Let the Sun Shine In
I arrived in Nice in the rain last weekend and left yesterday in the rain, but the days in between were gloriously sunny, leaving me sad to head back to “Gray Paree.” The truth is that I give Paris a “bad rep” for being incessantly gray while Nice is incessantly sunny…that’s not exactly the truth. In fact, I arrived in Paris yesterday in bright sun and warm air, as warm as Nice’s.
According to the “Current Results” website, while the Nice Office de Tourisme promotes 300 days of sunshine a year, there are really 147 days of strong sun, 64 days of weak sun, but 2,724 total hours of sun. They stretch the truth a bit. Still, Nice shames Paris as Paris can boast of only 51 days of strong sun and 152 days of weak sun, and only 1,662 hours total of sun. The sunniest spot in France happens to be Marseille, not Nice, with 2,801 hours and 264 days of sunshine a year.
Weather DOES affect mood. In fact, it’s a disease called SAD — “Seasonal Affective Disorder.” (Isn’t that just perfect?) Sunlight laden with vitamin D affects hormone levels and therefore moods. Warmer temperatures and sunshine lower anxiety and skepticism and increase positive thinking. Humidity makes it harder to concentrate and therefore creates fatigue. Depression can set in and can often lead to excessive eating and sleeping, leading to weight gain. Women seem to be affected more than men. Are we women more emotional and is that why?
I have a few friends who fear sunlight — a phobia known as “heliophobia.” A traumatic experience normally leads to such a phobia, but my friends who have it acquired it because of their fear of skin cancer and worse than that…fear of wrinkles! (I have a remedy for that: “Biafine,” remember?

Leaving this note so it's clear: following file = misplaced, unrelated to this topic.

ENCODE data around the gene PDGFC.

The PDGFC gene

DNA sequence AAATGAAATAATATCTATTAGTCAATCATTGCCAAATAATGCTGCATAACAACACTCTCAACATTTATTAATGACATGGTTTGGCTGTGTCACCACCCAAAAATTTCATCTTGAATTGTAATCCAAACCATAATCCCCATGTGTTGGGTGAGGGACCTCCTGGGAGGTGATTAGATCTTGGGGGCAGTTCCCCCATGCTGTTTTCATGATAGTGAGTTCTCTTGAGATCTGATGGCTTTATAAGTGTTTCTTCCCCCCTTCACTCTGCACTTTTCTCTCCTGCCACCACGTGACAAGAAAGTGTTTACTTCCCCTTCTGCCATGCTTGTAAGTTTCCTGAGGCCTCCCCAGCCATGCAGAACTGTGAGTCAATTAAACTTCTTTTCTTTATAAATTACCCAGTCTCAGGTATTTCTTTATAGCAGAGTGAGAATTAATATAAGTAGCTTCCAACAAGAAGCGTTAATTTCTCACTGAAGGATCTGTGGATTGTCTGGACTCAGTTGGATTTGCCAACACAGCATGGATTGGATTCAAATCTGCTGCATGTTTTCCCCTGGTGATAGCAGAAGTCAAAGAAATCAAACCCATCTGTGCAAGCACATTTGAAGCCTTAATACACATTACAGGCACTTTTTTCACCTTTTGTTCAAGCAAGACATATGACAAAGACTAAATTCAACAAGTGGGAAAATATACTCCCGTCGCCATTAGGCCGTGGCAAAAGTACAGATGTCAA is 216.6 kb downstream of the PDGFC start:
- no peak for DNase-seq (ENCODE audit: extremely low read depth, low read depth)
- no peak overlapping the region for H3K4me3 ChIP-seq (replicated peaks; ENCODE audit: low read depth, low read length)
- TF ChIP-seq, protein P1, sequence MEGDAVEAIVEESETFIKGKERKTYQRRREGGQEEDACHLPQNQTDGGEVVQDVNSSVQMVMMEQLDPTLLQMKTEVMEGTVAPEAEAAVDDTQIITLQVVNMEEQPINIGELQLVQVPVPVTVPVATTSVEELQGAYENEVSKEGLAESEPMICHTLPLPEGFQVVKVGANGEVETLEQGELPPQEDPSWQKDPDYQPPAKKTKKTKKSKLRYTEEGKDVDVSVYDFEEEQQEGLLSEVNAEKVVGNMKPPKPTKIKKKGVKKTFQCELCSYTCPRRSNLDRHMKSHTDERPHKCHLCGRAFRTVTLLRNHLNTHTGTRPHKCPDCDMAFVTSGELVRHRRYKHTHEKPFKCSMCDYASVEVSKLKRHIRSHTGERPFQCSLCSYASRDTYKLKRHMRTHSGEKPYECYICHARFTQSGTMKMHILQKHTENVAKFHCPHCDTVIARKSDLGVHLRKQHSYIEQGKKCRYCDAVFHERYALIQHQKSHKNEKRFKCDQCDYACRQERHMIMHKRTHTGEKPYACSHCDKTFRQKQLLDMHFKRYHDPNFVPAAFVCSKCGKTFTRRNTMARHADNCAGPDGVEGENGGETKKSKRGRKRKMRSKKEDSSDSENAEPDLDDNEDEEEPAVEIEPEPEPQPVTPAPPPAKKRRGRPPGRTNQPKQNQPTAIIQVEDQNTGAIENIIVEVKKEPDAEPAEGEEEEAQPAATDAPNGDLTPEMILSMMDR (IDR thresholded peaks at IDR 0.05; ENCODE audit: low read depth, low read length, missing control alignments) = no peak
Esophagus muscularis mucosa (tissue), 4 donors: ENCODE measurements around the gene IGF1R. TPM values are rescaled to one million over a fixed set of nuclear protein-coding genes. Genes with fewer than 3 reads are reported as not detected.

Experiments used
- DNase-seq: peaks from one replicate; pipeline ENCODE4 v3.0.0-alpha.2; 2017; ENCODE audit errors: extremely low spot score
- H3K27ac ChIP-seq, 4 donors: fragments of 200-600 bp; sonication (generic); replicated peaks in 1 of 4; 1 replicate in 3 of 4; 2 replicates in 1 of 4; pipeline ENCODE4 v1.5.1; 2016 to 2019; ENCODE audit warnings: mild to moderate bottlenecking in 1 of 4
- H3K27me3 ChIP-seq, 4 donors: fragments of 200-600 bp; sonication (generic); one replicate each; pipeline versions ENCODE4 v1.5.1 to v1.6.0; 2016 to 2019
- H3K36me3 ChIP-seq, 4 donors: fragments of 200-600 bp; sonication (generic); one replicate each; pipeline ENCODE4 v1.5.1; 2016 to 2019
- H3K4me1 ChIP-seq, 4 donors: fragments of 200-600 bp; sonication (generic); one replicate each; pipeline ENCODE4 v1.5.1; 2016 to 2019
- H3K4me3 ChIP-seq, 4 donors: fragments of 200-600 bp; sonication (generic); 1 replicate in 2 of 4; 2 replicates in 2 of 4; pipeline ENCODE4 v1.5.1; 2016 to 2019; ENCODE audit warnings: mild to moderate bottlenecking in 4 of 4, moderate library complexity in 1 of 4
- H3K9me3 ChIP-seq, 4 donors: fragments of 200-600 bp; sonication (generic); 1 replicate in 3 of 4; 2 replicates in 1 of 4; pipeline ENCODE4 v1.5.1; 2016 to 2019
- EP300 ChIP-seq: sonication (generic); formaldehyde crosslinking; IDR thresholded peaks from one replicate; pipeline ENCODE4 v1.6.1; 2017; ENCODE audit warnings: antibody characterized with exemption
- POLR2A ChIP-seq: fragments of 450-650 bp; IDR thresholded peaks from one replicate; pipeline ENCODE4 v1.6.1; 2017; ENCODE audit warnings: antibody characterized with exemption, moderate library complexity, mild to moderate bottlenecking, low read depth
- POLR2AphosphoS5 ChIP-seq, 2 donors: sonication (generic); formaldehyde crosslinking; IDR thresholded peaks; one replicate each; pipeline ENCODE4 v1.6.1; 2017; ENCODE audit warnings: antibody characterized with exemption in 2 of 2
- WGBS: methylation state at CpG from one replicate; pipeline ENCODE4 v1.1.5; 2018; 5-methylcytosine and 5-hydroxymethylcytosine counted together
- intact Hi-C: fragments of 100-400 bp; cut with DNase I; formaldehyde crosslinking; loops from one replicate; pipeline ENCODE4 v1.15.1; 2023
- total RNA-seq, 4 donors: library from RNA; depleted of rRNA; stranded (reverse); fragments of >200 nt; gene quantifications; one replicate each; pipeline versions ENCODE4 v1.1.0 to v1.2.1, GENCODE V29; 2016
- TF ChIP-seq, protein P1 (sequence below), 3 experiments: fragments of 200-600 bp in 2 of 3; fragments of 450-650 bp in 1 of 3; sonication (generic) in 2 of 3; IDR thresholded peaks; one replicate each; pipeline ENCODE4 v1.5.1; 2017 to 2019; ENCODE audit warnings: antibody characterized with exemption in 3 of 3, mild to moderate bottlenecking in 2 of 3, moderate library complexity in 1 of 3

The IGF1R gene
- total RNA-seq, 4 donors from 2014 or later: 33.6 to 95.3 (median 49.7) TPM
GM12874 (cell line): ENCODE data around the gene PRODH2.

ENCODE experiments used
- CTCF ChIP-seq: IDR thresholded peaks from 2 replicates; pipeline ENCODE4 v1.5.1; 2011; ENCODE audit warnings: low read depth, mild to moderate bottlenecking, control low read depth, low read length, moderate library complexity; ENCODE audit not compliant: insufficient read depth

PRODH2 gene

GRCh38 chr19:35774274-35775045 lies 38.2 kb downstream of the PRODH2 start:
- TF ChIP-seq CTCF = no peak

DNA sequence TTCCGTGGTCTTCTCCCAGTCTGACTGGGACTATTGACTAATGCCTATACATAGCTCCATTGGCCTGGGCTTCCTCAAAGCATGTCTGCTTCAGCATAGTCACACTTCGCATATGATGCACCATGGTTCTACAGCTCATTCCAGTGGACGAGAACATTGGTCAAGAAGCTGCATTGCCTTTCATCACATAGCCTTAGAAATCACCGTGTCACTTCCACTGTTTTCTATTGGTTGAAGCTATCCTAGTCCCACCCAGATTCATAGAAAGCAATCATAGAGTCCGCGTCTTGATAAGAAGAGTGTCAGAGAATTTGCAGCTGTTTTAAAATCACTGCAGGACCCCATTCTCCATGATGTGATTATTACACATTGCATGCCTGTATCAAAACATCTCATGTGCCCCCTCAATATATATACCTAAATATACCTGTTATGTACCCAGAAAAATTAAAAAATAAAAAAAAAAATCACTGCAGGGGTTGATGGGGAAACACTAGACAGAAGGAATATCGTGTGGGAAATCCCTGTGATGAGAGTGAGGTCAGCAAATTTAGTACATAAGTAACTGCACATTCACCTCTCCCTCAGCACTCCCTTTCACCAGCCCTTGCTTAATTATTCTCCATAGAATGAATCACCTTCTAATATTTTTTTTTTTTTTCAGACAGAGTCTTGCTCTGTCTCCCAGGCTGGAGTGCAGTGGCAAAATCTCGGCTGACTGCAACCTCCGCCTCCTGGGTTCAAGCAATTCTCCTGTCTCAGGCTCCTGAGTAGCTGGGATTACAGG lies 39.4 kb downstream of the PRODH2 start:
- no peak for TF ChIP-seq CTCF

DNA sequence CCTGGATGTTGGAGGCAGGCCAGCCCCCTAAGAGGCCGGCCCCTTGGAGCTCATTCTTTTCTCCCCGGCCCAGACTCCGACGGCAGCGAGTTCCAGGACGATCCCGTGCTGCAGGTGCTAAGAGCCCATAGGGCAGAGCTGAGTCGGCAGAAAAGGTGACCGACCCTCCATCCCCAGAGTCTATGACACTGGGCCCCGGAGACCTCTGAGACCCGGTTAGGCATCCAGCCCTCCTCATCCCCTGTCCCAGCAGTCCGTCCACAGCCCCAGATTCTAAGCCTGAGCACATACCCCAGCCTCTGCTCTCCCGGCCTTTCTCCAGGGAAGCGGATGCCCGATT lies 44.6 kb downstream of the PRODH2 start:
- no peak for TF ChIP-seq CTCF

Technically, that’s not heliophobia, but just what I would call a “mishegaas” — a Yiddish word for a kind of foolishness, insanity or craziness. When with these heliophobiacs, we can’t sit at a sunny table in a café or walk on the sunny side of the street. They are never without lots of sun block on her faces, never expose their arms or legs and usually wear hats to shield their faces from the dreadful sun. Yes, they are vitamin D deficient and often low-grade depressed. No matter how much I beg them to “let the sun shine in,” they refuse and never experience the empowerment of the rays of the sun. “Tant pis.” (Too bad.)
Not me. Nothing feels better than the sun on my face and skin. Having lots of light at home is what makes spending time “indoors” so pleasant. Both my Paris and Nice apartments are south-facing. The sun pours in all day long as it moves from right to left until sundown. With white walls and lots of mirrors, the light bounces all over the rooms, making them both virtually glow. The cacti, orchids, geraniums and indoor house plants love it even more than I do. I joke that in Nice, where there are three floor-to-ceiling windows, one must wear sunglasses inside during the day…but it’s almost not a joke.
Because of the beautiful rays, rather than ride the public transportation in Nice last week, we walked and walked and walked and walked from one apartment visit to another. It was energizing and healthy, both for our bodies and our spirits. Nice is so full of a sunny mood that the clothing in the shop windows are awash with bright colors — orange, pink, red, yellow, etc., for men as well as women, while Paris windows are normally filled with dark blues, grays, beiges, browns and blacks. As a result, I almost exclusively now shop in Nice.
But we have to face it. No one comes to Paris for the weather. If the weather were better, tourism would be even higher and it’s still breaking all the records. Paris is not Nice and Nice is not Paris. We can and do have them both. That’s what’s so perfect about it all.
Why are we just talking about the weather? Aren’t there more important things to discuss? Like politics? No! Let’s not ruin our sunny disposition…
Special Note: Thanks to Weather Guide for the useful charts!
A la prochaine…
Adrian Leeds Group
(enjoying the sun in the South)
P.S. Don’t miss this month’s Après Midi April 11, when April Pett, tour guide and owner of April in Paris Tours will be speaking. Hear how a small town girl is making hundreds from around the world fall in love with the City of Light. Join us!